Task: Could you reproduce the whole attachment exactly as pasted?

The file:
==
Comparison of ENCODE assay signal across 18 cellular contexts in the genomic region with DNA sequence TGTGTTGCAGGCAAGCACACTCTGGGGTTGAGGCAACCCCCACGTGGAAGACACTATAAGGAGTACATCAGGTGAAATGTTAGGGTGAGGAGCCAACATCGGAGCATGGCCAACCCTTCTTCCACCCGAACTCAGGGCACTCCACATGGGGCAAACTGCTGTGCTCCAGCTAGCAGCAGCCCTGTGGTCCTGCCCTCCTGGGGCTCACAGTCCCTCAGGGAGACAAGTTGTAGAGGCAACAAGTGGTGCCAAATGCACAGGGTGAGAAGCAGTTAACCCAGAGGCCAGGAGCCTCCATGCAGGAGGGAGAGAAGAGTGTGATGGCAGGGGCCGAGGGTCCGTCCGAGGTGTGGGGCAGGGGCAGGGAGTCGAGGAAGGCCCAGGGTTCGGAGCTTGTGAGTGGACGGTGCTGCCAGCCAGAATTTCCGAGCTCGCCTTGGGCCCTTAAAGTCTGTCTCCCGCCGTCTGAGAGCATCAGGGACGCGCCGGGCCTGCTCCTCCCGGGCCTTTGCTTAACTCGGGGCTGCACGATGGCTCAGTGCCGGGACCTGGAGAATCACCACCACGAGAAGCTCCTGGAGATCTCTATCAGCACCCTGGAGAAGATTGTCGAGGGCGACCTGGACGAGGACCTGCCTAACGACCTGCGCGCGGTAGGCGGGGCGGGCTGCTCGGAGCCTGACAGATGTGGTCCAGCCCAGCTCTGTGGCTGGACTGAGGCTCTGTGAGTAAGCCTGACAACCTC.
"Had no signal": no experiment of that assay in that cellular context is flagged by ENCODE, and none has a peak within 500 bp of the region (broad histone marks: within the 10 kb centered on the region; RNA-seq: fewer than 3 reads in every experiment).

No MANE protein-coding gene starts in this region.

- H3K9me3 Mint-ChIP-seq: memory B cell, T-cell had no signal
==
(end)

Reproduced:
Comparison of ENCODE assay signal across 18 cellular contexts in the genomic region with DNA sequence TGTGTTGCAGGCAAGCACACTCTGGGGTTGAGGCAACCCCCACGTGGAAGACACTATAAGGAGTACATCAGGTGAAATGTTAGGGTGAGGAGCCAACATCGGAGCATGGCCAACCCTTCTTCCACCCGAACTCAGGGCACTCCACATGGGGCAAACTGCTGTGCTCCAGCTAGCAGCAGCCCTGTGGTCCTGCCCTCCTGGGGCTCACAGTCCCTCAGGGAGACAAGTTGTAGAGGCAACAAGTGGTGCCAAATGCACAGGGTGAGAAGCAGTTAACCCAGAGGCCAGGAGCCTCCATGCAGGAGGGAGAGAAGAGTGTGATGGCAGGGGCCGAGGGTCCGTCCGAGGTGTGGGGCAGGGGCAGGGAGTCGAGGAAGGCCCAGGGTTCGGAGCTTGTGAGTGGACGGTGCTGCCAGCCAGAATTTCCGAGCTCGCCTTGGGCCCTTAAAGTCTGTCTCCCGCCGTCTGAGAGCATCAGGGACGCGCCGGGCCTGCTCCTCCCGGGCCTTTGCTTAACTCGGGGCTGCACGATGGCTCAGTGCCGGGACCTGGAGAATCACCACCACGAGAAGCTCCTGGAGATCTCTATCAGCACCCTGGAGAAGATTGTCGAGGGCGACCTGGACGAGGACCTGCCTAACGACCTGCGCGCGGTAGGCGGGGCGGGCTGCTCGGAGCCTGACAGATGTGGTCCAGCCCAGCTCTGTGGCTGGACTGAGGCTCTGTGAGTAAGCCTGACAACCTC.
"Had no signal": no experiment of that assay in that cellular context is flagged by ENCODE, and none has a peak within 500 bp of the region (broad histone marks: within the 10 kb centered on the region; RNA-seq: fewer than 3 reads in every experiment).

No MANE protein-coding gene starts in this region.

- H3K9me3 Mint-ChIP-seq: memory B cell, T-cell had no signal